Hello and welcome to this Ethics Alert blog which will discuss the recent Iowa Supreme Court opinion dismissing a disciplinary action against a lawyer who “unknowingly” participated in the fraudulent transfers of a client’s assets to the client’s wife and relatives to avoid creditors. The disciplinary opinion is Iowa Supreme Court Attorney Discipline Board v. Mason James Ouderkirk, No. 13–1124 (March 28, 2014) and the disciplinary opinion is here: https://www.iowacourts.gov/About_the_Courts/Supreme_Court/Supreme_Court_Opinions/Recent_Opinions/20140328/13-1124.pdf
According to the opinion, the lawyer represented a wealthy farmer (Rodney Heemstra) who shot and killed his neighbor (Tommy Lyon) and was ultimately convicted of involuntary manslaughter. The lawyer represented the client at the outset of the criminal proceedings and during part of the civil wrongful-death litigation, which later resulted in a multimillion dollar judgment against the client who apparently vowed that the widow “would not get one dime” of his money. The lawyer was involved in the transfers of the client’s assets to revocable trusts, his wife, and relatives.
The deceased neighbor’s widow filed a civil action against the client and several relatives and the court ultimately found that the transactions were fraudulent. Although he was not named as a defendant in the subsequent civil litigation, the lawyer was required to respond to a motion to compel his testimony under the crime-fraud exception of the privilege. The court ruled in that case that “(b)ased on the current state of the record in this case, the court does not find that the Plaintiffs have made a prima facie showing of fraud encouraged or participated in by (the lawyer’s client).”
The deceased neighbor’s widow also filed a Bar complaint against the lawyer and he was charged with violating multiple Bar rules. After a 2 day evidentiary hearing, the Iowa Grievance Commission found that the lawyer had been deceived and was told that there were had valid reasons for transferring the property and that much of the property was being sold to a bona fide purchaser.
The commission also found that, although the lawyer lacked actual knowledge of the fraudulent nature of the transfers, he failed to recognize the “red flags” of one of the fraudulent conveyances and violated several Bar rules, including engaging in conduct involving dishonesty, fraud, deceit, or misrepresentation and conduct prejudicial to the administration for justice. The commission found this conduct to be “an uncharacteristic lapse of his professional judgment” and recommended a public reprimand.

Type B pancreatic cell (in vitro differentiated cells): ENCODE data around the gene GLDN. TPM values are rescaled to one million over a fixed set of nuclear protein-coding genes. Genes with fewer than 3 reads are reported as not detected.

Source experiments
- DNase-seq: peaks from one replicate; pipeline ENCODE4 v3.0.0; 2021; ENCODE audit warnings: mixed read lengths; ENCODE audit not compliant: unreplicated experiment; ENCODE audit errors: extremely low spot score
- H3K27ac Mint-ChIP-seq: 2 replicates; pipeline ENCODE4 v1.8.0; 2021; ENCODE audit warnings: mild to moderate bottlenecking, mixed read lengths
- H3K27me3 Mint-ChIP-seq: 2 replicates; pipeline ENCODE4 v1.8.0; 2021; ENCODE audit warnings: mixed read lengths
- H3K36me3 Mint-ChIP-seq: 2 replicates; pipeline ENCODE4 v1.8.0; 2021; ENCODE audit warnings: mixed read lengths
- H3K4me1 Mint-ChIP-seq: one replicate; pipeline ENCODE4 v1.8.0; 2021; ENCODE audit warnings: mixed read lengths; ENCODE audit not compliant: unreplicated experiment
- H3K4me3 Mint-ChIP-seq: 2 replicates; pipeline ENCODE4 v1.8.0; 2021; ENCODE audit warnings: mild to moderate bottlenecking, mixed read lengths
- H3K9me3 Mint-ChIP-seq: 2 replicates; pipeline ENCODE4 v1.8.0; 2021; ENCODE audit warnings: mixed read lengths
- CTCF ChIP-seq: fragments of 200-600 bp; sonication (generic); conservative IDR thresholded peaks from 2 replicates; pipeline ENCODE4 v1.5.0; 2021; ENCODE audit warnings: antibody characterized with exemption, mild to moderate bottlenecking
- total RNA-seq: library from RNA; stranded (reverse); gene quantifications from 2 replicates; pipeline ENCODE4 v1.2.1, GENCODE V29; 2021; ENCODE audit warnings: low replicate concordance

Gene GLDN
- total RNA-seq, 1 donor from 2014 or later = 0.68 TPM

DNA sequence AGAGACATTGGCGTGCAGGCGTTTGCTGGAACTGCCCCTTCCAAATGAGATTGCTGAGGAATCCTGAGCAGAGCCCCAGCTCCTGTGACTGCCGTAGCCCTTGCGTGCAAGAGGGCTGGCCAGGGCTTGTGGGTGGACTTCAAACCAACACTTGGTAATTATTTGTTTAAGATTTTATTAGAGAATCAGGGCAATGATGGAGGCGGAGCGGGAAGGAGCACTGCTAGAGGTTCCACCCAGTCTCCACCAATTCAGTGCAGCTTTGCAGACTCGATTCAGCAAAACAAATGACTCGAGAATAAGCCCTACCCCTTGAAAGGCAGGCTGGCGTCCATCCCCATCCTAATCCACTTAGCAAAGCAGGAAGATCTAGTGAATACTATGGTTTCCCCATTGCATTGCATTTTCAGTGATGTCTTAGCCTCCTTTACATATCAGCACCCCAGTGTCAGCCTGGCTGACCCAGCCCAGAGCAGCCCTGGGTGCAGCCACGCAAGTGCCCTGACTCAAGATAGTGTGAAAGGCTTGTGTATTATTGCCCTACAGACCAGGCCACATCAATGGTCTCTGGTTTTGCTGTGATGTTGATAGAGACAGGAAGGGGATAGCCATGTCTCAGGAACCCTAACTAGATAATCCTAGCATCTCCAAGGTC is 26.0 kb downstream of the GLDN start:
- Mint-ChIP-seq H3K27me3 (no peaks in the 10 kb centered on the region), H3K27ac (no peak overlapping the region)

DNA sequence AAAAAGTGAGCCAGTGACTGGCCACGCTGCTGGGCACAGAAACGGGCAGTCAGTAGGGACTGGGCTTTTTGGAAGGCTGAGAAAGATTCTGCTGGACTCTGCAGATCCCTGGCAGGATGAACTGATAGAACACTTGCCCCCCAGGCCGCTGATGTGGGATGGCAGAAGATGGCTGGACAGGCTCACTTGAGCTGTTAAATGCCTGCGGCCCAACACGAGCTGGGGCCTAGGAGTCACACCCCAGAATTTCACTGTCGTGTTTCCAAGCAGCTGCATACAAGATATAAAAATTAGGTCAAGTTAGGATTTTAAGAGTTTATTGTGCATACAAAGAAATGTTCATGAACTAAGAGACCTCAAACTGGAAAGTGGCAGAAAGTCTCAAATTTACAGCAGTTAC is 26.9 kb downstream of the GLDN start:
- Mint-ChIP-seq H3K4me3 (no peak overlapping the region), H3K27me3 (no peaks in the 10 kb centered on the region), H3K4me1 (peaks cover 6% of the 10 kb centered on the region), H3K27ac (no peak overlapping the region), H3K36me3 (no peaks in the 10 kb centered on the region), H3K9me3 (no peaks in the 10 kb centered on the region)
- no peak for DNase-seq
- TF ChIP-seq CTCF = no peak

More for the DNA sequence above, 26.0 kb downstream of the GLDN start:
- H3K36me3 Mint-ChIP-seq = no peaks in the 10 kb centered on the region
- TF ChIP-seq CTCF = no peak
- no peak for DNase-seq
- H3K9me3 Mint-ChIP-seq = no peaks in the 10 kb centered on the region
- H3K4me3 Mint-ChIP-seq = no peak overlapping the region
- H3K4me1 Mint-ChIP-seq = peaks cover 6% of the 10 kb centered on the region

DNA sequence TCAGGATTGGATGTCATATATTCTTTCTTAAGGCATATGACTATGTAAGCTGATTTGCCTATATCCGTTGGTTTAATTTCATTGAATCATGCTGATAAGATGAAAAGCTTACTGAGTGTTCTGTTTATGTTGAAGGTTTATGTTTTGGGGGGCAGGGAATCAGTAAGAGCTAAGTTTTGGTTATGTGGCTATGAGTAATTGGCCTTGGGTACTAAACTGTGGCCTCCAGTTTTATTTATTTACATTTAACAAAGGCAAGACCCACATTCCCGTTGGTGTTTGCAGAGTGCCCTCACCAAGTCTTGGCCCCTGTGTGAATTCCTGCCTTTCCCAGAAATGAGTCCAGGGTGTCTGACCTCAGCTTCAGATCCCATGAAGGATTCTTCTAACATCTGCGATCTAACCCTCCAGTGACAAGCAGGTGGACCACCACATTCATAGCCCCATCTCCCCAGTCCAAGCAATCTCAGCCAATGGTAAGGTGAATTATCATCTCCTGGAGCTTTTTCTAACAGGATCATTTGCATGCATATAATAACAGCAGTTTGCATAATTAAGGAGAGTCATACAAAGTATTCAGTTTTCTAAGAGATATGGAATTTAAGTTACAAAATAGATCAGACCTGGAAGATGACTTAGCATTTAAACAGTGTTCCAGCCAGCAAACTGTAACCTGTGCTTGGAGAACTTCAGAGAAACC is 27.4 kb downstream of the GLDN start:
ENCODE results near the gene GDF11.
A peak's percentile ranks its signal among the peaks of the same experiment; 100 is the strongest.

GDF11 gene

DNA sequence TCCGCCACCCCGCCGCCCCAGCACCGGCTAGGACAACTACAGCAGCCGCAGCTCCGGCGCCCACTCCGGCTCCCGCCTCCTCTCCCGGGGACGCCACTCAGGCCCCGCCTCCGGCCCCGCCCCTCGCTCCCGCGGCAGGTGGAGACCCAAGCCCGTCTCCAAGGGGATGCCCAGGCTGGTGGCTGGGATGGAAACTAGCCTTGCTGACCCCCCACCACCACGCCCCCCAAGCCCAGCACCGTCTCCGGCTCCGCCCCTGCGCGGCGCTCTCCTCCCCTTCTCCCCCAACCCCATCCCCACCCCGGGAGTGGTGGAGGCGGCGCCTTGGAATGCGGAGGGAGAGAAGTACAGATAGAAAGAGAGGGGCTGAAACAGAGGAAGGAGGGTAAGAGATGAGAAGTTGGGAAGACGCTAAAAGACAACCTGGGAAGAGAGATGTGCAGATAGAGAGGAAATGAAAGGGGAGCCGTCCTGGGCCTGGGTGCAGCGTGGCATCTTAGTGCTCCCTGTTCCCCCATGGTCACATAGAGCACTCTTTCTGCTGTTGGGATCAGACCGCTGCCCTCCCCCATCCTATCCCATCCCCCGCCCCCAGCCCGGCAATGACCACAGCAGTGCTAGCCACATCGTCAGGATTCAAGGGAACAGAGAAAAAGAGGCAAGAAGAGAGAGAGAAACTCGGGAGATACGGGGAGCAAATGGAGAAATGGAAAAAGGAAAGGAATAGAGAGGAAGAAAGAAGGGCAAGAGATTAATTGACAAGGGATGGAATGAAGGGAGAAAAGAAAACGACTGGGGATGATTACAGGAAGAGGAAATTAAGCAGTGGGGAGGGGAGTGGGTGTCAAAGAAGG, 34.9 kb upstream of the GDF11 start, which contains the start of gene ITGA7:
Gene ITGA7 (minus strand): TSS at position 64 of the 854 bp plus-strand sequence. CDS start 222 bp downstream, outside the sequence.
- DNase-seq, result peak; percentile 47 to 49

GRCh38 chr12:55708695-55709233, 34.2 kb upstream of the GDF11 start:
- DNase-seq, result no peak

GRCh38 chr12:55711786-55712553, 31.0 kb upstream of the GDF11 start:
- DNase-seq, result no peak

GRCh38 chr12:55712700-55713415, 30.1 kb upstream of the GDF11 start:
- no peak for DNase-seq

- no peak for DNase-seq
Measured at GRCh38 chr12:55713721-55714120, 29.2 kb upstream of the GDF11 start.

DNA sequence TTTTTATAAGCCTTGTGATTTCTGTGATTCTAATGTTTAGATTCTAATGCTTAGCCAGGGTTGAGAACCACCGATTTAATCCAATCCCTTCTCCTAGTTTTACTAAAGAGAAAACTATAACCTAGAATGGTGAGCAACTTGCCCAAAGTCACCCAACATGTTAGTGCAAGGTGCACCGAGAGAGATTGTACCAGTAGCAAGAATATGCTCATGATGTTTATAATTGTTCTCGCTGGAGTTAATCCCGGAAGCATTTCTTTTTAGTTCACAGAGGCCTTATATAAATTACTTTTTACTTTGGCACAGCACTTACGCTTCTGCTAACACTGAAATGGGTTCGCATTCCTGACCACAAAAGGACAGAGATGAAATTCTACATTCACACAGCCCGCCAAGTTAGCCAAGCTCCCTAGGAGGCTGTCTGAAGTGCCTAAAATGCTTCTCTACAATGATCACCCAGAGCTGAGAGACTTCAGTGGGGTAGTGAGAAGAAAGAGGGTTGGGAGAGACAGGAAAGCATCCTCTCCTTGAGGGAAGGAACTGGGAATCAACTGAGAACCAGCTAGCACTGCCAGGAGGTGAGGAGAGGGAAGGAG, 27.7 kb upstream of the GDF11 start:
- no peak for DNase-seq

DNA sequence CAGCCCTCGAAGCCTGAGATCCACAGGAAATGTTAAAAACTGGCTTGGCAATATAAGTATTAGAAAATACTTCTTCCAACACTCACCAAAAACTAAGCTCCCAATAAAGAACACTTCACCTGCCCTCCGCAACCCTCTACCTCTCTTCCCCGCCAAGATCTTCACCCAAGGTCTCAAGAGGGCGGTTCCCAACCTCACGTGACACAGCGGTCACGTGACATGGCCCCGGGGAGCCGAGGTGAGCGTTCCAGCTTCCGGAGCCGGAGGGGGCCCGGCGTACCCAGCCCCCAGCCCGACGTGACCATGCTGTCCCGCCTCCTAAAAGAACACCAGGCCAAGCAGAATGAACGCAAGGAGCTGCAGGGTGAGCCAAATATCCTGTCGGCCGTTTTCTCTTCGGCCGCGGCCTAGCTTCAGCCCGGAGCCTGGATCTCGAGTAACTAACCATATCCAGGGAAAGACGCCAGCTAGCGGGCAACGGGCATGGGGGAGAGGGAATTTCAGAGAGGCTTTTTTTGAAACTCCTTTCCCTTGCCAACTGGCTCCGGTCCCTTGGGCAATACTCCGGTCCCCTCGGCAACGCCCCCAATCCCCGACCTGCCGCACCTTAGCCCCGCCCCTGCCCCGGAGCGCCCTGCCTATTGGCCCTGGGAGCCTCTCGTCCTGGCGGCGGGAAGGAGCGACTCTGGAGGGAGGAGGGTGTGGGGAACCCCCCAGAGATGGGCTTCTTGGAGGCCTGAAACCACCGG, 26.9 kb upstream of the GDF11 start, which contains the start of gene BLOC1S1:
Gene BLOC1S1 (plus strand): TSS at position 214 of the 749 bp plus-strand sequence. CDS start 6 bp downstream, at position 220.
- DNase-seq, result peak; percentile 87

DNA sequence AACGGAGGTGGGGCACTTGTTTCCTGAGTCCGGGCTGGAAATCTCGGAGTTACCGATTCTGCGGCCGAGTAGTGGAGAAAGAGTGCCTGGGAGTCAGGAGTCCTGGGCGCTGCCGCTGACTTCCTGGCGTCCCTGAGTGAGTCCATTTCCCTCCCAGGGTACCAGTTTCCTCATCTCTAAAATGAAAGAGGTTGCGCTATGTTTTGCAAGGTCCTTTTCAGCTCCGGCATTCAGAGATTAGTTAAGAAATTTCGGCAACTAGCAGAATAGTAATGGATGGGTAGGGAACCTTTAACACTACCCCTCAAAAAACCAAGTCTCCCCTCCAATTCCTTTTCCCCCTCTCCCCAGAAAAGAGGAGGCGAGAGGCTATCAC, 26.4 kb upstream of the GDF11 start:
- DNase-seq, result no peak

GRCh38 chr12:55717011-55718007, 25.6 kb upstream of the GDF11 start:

The Supreme Court opinion stated that: “(f)undamentally, it was the (client’s) misrepresentations that triggered the lengthy court proceedings to unwind their fraudulent transactions, not (the lawyer’s) conduct. The opinion concluded that the Board failed to prove “by a convincing preponderance of the evidence” that (the lawyer’s) conduct violated any Bar Rules and dismissed the Bar complaint with prejudice.
Bottom line: This case is unusual since there are very few published Bar discipline opinions which outright dismiss a complaint against a lawyer. This opinion is very lengthy and provides great detail regarding the reasons for the dismissal and citing to numerous cases to support it. Notwithstanding the dismissal of the complaint, the lawyer was required to retain a lawyer and defend himself in the lengthy Bar discipline matter and respond to the motion to compel his testimony in the civil litigation.
Be careful out there!
Disclaimer: this Ethics Alert blog is not an advertisement and does not contain any legal advice and the comments herein should not be relied upon by anyone who reads it.
Joseph A. Corsmeier, Esquire
Law Office of Joseph A. Corsmeier, P.A.
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